It’s tedious, monotonous and infinite! I resent the fact that Hagar doesn’t do as much as me and has somehow managed to morph a relationship founded on equality to one of segregated conjugal roles! How did this happen? At the same time, I know that I lead a privileged existence and inside my soul I should be pleased to serve my family and create the nest that they all need to function to the optimum. Yet, I can’t help it – it really pisses me off that it’s me that has to be the slave!
My gran, Betty, was the guiding light of my life. She was one of 14 children. She grew up in a country village near Peterborough. My great-grandfather was a drunk, and had drank, and gambled, his father’s fortune away. Gran lived in a tumbled down cottage, she and her siblings would have to collect the family’s water from a pump in the middle of the village square. At 14, she left home and moved to Coventry to live in lodgings with her sister Pearl. She worked as a secretary to an army officer.
At 16 she met my grandfather, Ginge, (a redhead – the clue is in the nickname), he had been dragged up working on the docks in York. His father was murdered with a dockers claw for his wage packet. He slept rough around York docks until he was 15. When the war came he was called up and enlisted to the RAF as a rear gunner. According to my very uncharitable father, he was a big boozer and spent most of the war in the brig for drinking offences, hence the reason he managed to survive a role, where death was almost guaranteed.
After the war, Ginge and Betty married, and moved to York, where they were issued a council house at 49 Tenent Road. This is where they lived until they both died. They had four children. My mother was one of them. She was the eldest and born in 1947. Life at 49, as it was always known through my raising, was pretty turbulent. Gran and grandad had come from nothing and they had nothing. The house was furnished with filth, orange boxes and love. Grandad was now working at Rowntrees Macintosh as a painter and decorator; a job he held until he retired at the age of 60. Ginge was a drinker – he loved his booze. He could open his throat and pour the amber nectar down his neck in voluminous quantities. His greatest achievement was that he could drink a pint in under 5 seconds.
He could be found in The White Rose most nights, drinking and playing dominos. My mum quite often would have to pull him, and his bike, out of the hedge in the morning and make sure he got to work on time. Betty kept the home fires burning, stoically and cheerfully – held together by tots of brandy and many fags. He was a womaniser as well. When Ginge’s fancy women would turn up at the back door, gran would shriek, “Gin-ner! There’s a women here, says you are leaving me. Are you going?’
“No Bette,” would be the sheepish response.
“Did you hear that?” Gran would spit at the doorstep dalience.
“Now sling yer hook.”
Betty’s darkest day was when my mother died at the age of 26. She could never speak of it. She put it in a secure vault and buried her grief deep inside her soul, never to be unlocked. In fact it took until I was 18 years old before she could put a photo of my mum, amongst the collection of family memorabilia, framed and set amidst the vast array of porcelain birds.
Through this rollercoaster of a life, my gran served her family and her grankids and others as well. She cleaned, washed and ironed – singing terribly, crooning. She fed every stray dog and child in Tennent Road. Many kids sought refuge from life at Betty’s house. You would never know who would be living there and for how long. She couldn’t bear to see a child in pain.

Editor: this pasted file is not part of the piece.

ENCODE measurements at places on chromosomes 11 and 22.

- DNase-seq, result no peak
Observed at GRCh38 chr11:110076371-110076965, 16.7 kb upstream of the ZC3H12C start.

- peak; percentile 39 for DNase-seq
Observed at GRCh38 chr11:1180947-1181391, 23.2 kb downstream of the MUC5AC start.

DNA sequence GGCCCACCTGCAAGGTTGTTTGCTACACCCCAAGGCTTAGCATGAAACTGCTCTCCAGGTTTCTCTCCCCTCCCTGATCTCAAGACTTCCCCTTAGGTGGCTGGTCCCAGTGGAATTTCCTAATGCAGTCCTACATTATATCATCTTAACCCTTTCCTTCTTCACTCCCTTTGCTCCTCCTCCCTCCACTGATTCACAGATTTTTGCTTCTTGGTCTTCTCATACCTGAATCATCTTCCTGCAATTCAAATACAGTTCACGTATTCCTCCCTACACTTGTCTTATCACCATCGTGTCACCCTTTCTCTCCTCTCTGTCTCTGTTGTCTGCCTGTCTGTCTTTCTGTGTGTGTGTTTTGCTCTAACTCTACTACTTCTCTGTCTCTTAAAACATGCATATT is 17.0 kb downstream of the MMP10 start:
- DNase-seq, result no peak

She worked as a barmaid in The Mania Bar at York Station Hotel. She was straight out of Andy Cap – lacquered blonde hair, bright pink, powder and paint, back skirt, white shirt, with an ample cleavage and killer patent leather heels. How she worked shifts in these shoes, I have no idea. On day shifts, she would sneak me in and hide me from the management. Whenever, the bosses came down I would scuttle behind the crisp boxes, under the bar and wait for them to leave. My reward for silence and stillness was 10p for the fruit machine, that would often multiply magically into a £1.
All she did was work, smoke, sing, dance and celebrate life. She waited on all of us. She said she was born to serve. ‘You come to my house to relax’, she would say to me. She was proud to serve her family. Her house was a real refuge. My refuge. I called it the ‘bosum’. The bosum of Betty.
Like a shining star,
A blooming flower,
Early morning and a face that is sour.
She can be bright and gay,
Like a sunny day.
She has a twinkle in her eye
And a sparkle in her smile.
She is loaded with love,
She is armed with style.
With a life full of pain,
It is from her that I gain,
That at the end of the day,
When it is all said and done
And push comes to shove
There is no one like Betty
She defines the word love.
I think of my gran and the spirit she inspired me within me. I give myself a little pep talk. I am blessed to have such a wonderful gift with my life, two gorgeous children, the handsome Hagar, a beautiful nest to raise my kids and yet no matter how much I try I still can’t help hating housework!!! It’s so boring and pointless!!! When Hagar comes home and I have cooked a fabulous home-cooked meal, with fresh ingredients, from scratch, and then I end up doing the washing up, and putting the kids to bed as well. The nagging ‘I am not born to serve’ battle unleashes itself. I blame Thatcher! She was a false icon – she had staff and a millionaire husband! I need me some of those. It’s no good, I can’t help it – I hate housework. Right, that said I have to go and make the beds. The battle continues on…….
“Someday I’m going to do and say everything I want to do and say, and if people don’t like it I don’t care.” – Scarlett O’Hara